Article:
The Golden Toad, Incilius periglenes, is listed as Extinct on The IUCN Red List of Threatened Species™. This species was known only from the Reserva Biológica Monteverde, Costa Rica, at elevations of 1,500 to 1,620 m above sea-level. Formerly common in its tiny range, no specimen has been seen since 1989 when a single male was found. Extensive searches since this time have failed to produce any more records.
The reason for the sudden disappearance of the Golden Toad has been much debated. It lived in cloud and elfin forest and its habitat remains in excellent condition. Climate change and pollution have both been considered as possible causes of its decline, but the most likely explanation is now considered to be the fungal disease, chytridiomycosis, which appears to have swept southwards through Central America in the 1980s.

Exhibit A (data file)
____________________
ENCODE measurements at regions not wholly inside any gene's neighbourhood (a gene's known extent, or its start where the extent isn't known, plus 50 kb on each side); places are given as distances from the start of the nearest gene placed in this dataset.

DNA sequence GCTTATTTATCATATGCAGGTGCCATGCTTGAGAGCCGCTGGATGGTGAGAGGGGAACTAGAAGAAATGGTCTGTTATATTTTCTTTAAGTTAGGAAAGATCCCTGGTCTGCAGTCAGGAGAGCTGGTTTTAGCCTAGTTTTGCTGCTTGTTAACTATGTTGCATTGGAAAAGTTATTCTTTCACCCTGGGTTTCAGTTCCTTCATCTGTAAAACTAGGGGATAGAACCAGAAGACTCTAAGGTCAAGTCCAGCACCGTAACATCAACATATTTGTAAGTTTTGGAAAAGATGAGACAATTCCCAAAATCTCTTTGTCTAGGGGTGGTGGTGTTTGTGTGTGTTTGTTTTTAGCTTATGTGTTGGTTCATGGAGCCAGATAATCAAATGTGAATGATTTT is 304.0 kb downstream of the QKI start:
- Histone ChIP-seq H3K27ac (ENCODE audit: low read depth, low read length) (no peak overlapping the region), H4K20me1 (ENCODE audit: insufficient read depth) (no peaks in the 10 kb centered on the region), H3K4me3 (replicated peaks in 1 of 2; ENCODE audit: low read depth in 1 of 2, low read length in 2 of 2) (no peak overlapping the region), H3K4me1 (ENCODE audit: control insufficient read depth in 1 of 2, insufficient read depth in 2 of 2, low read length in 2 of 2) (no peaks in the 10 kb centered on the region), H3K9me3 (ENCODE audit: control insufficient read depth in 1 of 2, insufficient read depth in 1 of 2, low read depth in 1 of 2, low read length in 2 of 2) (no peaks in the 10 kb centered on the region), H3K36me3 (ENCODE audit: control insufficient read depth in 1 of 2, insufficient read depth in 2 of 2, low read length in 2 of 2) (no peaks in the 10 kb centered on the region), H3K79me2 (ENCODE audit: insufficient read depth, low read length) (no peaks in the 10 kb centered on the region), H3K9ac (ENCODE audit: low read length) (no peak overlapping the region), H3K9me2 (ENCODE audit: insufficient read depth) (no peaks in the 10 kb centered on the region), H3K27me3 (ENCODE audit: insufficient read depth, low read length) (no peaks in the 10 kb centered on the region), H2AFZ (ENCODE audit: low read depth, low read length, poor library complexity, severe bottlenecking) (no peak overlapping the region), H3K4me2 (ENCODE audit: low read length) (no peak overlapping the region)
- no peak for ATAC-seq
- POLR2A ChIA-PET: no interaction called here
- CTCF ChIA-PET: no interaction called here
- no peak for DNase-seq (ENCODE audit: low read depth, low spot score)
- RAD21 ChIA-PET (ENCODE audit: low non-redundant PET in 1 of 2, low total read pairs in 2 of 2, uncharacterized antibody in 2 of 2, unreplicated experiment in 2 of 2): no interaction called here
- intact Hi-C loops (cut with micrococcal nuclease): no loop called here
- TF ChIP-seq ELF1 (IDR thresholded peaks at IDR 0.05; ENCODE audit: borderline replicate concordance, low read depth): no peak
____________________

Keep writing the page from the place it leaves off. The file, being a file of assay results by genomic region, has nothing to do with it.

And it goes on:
The story of the Golden Toad is not unique, as amphibians continue to decline at an alarming rate worldwide. It is likely due to a combination of causes. This range of this species was protected by the Reserva Biológica Monteverd, and it was listed on CITES Appendix I of the Convention on International Trade in Endangered Species which makes it illegal to trade in this species internationally.